A worried mom, Ruth, recently reached out to me. She said, “Our daughter, Hasana is a junior at the University of Georgia. She hates her classes and wants to drop out. We want her to get a degree, but we are at a loss on how to help her. We have already invested thousands of dollars into her college education.”

As a parent, I felt my stomach turn. No parent wants to hear this from their kid. All the hours and money spent finding and applying to colleges, thinking you had set up your teen for success.

I spoke with Hasana. She shared with me that her parents wanted her to get a degree in computer science. Her dad is a network engineer. There are many jobs in that field, and the salary is good. So Hasana decided to pursue that career. However, after she started college and began taking classes, she realized she really didn’t like working with computers that much. Quite frankly, she was miserable and feeling very lost. Hasana also felt like she was letting her parents down.

As parents, we have the best of intentions with our teens. It’s our responsibility to help guide and teach them to become responsible adults who can live on their own and work in a fulfilling career. However, our good intentions and guidance may be doing more harm than good.

How can you avoid the struggle and overwhelming stress Hasana and her parents are experiencing? Here are some tips:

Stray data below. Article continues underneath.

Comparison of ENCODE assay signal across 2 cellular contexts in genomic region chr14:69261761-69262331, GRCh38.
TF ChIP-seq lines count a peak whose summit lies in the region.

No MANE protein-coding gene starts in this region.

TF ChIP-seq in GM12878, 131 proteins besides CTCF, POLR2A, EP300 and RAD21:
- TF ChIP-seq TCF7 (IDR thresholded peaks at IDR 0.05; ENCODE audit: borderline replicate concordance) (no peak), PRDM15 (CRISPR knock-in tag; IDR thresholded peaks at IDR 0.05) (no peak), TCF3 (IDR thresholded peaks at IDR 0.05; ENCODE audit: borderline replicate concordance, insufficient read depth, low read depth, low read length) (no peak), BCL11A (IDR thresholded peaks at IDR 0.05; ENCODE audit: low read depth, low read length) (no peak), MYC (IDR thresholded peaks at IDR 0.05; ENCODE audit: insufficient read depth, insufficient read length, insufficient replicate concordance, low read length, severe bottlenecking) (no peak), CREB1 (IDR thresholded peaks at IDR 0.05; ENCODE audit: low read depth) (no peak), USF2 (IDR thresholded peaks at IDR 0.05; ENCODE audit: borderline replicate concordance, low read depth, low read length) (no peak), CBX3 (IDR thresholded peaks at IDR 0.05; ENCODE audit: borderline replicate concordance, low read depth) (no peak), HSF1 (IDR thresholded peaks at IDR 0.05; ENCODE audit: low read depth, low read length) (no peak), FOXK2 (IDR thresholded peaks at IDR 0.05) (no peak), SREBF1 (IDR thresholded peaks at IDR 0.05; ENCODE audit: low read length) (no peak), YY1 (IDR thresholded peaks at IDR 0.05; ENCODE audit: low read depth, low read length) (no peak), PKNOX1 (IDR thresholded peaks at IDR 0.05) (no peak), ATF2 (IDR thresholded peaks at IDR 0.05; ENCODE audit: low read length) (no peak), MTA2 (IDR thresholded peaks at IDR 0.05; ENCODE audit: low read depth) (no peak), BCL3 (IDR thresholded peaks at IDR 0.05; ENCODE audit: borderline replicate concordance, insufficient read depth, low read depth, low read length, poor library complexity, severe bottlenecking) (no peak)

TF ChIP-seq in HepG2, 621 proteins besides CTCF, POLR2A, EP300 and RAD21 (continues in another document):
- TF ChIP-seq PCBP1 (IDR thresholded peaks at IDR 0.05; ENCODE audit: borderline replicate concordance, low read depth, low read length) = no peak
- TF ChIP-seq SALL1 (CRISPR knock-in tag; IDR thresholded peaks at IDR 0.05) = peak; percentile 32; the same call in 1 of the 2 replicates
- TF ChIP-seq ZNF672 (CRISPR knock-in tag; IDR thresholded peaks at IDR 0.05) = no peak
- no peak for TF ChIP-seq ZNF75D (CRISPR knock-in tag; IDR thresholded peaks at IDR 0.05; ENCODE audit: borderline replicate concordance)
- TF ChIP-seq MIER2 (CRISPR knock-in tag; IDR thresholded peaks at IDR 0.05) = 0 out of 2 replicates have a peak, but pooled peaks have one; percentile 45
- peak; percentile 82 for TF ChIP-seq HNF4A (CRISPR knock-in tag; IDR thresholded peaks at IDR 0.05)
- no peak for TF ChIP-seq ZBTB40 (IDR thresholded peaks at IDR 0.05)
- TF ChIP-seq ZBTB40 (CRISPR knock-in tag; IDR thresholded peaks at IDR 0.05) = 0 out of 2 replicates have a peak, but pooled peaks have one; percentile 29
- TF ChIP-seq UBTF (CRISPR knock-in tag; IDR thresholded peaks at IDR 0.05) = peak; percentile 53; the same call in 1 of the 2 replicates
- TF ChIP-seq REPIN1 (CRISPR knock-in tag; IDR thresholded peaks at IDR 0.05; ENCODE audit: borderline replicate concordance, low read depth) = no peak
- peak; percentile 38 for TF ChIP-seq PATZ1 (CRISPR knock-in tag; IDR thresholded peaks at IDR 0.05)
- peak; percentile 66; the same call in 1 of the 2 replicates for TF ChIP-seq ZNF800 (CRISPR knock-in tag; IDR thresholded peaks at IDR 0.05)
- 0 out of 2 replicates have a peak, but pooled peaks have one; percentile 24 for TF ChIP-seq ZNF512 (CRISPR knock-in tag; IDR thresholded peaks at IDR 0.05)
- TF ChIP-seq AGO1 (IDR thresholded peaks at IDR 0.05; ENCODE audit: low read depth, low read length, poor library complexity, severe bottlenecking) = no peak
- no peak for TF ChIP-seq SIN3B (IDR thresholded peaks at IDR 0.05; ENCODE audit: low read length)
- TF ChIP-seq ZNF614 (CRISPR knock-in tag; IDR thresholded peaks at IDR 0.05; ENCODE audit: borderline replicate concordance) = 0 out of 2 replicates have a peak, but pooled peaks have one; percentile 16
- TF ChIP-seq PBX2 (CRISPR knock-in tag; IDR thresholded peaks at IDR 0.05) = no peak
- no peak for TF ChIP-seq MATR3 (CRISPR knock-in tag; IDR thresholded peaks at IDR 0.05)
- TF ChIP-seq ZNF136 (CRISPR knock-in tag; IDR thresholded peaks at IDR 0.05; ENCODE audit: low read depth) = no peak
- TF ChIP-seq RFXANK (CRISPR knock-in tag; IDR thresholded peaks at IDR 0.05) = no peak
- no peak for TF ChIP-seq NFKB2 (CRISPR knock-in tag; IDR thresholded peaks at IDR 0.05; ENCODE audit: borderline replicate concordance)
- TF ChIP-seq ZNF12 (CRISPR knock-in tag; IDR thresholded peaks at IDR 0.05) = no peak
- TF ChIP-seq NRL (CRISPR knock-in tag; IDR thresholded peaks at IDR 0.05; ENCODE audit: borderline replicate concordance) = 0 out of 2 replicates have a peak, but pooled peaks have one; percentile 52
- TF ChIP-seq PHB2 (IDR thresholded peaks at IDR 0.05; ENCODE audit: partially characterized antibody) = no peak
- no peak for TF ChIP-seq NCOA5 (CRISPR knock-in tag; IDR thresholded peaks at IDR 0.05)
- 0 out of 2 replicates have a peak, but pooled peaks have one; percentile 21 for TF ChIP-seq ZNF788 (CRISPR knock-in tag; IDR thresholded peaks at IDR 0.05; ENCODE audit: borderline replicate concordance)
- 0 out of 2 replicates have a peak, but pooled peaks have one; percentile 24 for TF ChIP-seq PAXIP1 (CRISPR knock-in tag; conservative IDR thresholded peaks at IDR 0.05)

• Say to your teen, “Be honest. Do you feel like I am pushing you in a direction that you don’t feel is right for you?”
    • Be sure to pause after you ask this question. Give them time to process. If they say yes, then…
    • Talk with them about why they don’t like the career path.
    • Ask what careers they are interested in and why. Keep an open mind, and don’t dismiss a career because you think it won’t be prosperous.
    • Work with your teen to research the job outlook and salary of those careers. Get a clear idea of what it takes to get there.
    • Find professionals in that field and have your teen conduct informational interviews to learn more about the career. Many professions have organizations you can contact for referrals.

      Ruth shared that working with me really opened her eyes. She had no idea how much she and her husband were pushing Hasana down a path she really didn’t want. Now, they are open to other options and degrees. Their relationship with their daughter has improved too, now that they communicate better about the path she wants to take.

      Could you use more guidance with getting your teen on the right path? Click here to set up a complimentary strategy session with me.